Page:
Tag Archives: Johnny Cash

Sunset Strip by Hans Fjellestad (2012) #rdff

Sunset Boulevard is probably one of the most famous street names in Los Angeles. It is 1.5 mile long and the authors of this heartful documentary have put a visible effort into recreating its  history throughout the 20th century.

The Sunset Strip is presented gradually through archival material of non-existent today clubs, joints and meeting points. We witness personae such as Keanu Reeves, Johnny Depp, Sharon Stone, Sophia Coppola, the Osbourne family. They are usually talked about in documentaries, whereas here they are the narrators sharing their side of the story experienced in this strip of land.

Quite successfully the viewers get delivered a crafty cut of interviews, of archival footage all summed up by a juicy animation.

A great journey enabling those not lucky enough to be located in LA, California, to appreciate and visit the famous places.

Probably one of the strongest points of this film is that no-one is put in the position of an omniscient narrator, but rather all the participants learn about the history of the boulevard from each other – in arranged conversations.

Good one! Thanks Raindance!

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Filed under Raindance 2012

The Help by Tate Taylor

This is another of the Oscars 2012 nominations.

A very powerful film, a meaningful one and carefully directed.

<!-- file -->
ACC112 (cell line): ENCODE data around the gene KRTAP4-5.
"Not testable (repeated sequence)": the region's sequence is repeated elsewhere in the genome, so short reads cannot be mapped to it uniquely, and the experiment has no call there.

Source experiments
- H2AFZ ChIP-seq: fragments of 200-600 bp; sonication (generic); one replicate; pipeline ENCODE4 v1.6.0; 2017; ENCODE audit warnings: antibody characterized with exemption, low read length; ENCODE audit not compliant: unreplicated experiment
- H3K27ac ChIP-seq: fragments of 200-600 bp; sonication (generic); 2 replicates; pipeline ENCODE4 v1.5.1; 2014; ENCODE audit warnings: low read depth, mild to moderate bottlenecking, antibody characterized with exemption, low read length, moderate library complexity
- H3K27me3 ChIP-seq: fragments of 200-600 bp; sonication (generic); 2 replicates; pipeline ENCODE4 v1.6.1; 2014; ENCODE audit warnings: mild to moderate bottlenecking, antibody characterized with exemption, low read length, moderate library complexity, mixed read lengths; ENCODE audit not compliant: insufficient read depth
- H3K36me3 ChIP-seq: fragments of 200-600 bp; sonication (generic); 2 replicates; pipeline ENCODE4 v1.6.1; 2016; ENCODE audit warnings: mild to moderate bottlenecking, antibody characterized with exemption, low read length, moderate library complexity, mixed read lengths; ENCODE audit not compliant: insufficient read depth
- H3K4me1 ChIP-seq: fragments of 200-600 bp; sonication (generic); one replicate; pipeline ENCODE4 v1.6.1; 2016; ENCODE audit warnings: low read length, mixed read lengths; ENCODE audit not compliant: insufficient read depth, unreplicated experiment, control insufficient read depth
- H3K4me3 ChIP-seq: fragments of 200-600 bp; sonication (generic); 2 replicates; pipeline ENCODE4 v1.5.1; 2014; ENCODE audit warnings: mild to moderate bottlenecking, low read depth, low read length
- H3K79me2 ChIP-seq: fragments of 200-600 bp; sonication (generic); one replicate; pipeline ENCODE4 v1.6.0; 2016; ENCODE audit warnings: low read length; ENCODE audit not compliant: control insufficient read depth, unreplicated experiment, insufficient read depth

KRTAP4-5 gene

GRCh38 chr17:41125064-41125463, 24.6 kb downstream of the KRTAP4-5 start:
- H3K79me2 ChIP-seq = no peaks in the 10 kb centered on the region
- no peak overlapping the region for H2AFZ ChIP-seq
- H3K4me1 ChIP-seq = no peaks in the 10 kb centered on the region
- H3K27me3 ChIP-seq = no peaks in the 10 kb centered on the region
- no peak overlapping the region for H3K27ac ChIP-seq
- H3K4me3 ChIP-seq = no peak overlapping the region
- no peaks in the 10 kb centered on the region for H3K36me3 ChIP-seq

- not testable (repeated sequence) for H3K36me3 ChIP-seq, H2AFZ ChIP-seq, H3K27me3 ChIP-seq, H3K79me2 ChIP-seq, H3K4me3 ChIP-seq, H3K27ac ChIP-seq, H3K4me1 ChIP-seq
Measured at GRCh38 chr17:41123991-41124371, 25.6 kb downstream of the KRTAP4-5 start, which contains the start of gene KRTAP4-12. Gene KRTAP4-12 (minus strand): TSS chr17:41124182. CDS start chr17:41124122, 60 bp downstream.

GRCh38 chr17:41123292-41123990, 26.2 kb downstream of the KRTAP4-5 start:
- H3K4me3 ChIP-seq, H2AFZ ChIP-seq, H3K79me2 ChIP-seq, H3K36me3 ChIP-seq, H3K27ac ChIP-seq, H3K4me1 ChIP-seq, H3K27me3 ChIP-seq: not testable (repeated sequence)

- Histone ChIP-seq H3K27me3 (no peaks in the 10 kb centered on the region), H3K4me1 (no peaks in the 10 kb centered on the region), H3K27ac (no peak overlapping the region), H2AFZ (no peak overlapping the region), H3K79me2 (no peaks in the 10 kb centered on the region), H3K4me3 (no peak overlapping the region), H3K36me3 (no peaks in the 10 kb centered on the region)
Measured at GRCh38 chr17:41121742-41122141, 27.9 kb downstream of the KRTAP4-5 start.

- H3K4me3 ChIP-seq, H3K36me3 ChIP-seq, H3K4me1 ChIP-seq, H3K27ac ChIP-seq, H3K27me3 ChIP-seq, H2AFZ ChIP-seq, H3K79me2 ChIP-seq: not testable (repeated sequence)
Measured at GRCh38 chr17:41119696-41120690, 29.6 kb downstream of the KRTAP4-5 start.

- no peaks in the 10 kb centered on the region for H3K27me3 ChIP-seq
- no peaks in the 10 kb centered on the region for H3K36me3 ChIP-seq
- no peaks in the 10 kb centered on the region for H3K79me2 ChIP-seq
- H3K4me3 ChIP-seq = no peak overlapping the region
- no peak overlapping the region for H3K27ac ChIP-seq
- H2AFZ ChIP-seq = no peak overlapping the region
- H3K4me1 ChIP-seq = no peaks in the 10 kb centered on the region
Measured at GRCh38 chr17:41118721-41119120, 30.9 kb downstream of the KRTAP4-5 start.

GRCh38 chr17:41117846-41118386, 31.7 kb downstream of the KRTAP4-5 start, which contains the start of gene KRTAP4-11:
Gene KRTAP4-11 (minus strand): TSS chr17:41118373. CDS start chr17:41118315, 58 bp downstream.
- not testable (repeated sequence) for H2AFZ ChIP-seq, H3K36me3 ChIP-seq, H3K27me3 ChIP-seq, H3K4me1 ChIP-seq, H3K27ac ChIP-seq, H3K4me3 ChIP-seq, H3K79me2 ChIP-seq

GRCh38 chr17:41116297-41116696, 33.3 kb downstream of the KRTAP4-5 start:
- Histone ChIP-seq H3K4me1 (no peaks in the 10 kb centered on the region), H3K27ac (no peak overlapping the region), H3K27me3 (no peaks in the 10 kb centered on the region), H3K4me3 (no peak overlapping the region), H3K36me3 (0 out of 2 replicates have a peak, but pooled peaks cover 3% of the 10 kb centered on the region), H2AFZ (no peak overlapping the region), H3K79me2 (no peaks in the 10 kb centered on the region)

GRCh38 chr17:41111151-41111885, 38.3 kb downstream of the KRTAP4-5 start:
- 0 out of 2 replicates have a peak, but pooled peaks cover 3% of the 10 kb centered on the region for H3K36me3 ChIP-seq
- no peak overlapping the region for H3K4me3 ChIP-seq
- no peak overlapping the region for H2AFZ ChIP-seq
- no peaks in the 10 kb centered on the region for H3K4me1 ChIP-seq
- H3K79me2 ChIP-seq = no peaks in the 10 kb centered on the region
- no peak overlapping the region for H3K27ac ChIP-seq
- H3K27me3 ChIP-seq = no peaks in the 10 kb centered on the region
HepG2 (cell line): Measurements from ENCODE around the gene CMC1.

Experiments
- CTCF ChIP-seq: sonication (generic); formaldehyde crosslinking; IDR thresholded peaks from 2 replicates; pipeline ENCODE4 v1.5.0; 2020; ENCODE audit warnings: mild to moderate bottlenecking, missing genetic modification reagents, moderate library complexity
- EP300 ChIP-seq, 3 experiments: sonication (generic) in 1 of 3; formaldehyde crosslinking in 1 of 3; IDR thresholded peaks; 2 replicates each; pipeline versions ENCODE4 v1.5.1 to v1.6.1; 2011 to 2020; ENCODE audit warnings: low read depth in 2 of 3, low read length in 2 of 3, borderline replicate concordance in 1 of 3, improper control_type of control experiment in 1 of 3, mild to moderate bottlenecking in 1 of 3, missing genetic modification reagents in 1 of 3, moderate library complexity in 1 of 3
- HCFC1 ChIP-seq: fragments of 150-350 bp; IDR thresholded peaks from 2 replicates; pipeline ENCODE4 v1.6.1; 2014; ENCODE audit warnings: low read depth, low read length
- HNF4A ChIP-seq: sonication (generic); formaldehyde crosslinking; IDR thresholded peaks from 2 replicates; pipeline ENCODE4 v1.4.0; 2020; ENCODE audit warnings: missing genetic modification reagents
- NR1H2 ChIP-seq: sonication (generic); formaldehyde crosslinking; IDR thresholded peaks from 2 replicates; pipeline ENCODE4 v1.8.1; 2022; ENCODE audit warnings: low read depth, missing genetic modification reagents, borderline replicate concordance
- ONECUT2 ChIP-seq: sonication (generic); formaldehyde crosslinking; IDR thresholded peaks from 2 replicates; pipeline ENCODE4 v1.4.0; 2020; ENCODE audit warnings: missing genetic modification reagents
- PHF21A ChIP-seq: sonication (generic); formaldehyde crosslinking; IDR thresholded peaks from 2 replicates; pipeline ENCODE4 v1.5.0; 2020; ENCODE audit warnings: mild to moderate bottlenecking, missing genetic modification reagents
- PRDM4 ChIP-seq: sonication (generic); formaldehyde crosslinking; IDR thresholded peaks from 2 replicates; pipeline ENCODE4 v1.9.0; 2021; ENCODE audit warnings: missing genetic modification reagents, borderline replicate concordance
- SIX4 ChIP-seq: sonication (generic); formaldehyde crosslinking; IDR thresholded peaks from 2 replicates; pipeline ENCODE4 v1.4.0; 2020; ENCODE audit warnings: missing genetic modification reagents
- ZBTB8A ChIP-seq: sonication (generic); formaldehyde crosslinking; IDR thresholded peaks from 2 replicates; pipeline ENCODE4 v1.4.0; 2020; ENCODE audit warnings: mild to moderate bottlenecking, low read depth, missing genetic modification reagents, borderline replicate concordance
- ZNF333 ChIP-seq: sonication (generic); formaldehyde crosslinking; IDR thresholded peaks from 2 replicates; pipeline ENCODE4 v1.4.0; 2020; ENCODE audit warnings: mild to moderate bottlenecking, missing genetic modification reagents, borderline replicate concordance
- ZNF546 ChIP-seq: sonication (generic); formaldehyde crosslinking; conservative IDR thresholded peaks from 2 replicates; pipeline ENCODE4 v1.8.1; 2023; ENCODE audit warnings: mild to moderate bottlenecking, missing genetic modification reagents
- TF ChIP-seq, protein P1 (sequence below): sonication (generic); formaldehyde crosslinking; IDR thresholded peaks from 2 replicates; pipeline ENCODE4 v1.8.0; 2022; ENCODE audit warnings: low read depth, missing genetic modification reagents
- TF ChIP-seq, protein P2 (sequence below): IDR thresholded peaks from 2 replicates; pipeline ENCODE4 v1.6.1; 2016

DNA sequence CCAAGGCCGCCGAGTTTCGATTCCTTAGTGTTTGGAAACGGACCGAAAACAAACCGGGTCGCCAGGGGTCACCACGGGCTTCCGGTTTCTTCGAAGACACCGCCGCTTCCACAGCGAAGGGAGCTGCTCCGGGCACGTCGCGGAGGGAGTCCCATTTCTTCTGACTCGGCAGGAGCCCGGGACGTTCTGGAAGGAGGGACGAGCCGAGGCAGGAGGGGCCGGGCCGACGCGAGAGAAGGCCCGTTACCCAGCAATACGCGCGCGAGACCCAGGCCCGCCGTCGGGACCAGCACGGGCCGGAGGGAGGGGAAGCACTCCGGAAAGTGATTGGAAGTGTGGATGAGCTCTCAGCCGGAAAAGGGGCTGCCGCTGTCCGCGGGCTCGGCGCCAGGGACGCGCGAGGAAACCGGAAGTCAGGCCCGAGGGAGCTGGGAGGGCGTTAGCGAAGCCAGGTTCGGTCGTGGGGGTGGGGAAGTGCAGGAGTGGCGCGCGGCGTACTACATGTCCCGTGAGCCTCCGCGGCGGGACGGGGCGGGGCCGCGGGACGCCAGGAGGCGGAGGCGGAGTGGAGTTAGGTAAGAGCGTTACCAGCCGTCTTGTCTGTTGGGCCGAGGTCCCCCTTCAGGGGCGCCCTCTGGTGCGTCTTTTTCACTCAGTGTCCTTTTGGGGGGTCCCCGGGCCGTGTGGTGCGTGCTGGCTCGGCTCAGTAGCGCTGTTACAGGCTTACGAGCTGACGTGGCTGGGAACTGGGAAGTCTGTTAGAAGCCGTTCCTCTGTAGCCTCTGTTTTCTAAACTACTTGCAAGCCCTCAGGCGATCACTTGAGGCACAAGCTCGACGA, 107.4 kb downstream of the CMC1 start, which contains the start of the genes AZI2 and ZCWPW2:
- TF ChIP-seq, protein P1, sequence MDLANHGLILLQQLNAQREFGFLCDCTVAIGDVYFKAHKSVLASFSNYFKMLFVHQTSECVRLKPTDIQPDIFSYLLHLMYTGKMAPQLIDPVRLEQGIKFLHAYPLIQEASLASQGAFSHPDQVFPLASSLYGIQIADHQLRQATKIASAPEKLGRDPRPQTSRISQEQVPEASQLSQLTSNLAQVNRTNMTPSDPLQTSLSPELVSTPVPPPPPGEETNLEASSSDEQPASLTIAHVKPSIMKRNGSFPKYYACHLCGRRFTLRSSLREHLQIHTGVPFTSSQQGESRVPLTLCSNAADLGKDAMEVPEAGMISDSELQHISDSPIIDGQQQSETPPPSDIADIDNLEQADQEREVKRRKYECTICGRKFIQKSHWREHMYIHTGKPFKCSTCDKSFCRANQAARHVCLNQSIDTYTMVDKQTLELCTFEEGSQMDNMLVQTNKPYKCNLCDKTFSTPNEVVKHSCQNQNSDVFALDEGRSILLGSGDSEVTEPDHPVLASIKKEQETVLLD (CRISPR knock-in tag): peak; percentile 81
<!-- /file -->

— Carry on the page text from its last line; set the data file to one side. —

In one of the opening scenes we hear Johnny Cash’s  song about Jackson, where the plot is set. Johnny Cash has this specific notion and bears this exceptional note of the American South. The South in the 1960’s – somebody pointed out that this story is historically parallel to what we see in the Mad Men. Only New York City at that time and Mississippi are very distant places. From every possible angle. Also, this film shows what Mad Men ignores: the polarisation of white and black in the society. What in Mad Men is naturally acknowledged as the status quo, The Help questions.

Emma Stone plays a young journalist filled with idealistic belief that she can change the world. Perhaps she might. Not totally, but certainly the character catalysed something important which later waterfalled into a massive change in modern America.

This film should be  appreciated at tomorrow’s Oscars Gala. I really hope it does.

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Filed under 2011 cinema releases, film reviews